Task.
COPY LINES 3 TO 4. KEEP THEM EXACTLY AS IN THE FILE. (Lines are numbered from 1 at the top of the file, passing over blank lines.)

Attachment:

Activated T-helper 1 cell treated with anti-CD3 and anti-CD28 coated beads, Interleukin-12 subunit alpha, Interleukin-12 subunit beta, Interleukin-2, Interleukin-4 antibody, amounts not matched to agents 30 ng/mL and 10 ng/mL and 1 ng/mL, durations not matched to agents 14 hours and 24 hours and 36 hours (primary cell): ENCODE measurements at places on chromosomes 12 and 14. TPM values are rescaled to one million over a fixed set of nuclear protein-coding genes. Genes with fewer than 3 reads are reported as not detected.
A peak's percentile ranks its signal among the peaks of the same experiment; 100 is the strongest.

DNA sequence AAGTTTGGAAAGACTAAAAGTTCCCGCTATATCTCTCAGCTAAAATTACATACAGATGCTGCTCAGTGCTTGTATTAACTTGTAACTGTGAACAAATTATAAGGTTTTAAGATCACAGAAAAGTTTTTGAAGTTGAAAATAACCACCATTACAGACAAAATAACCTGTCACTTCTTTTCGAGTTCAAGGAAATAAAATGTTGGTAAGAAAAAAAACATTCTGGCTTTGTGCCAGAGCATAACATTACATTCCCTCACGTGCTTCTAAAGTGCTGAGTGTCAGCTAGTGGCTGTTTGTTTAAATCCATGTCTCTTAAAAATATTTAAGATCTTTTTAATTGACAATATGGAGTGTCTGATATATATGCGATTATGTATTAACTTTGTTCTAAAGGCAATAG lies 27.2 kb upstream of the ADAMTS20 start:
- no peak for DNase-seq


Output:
DNA sequence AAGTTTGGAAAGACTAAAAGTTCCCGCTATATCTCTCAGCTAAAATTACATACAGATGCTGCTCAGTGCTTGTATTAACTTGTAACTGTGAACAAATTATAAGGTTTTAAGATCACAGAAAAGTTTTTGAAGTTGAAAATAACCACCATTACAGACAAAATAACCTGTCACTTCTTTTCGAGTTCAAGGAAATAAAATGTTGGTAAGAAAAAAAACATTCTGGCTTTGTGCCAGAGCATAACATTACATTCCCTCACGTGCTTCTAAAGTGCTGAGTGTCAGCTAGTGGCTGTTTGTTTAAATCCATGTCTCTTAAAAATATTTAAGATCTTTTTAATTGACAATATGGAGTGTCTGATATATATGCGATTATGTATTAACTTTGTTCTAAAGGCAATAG lies 27.2 kb upstream of the ADAMTS20 start:
- no peak for DNase-seq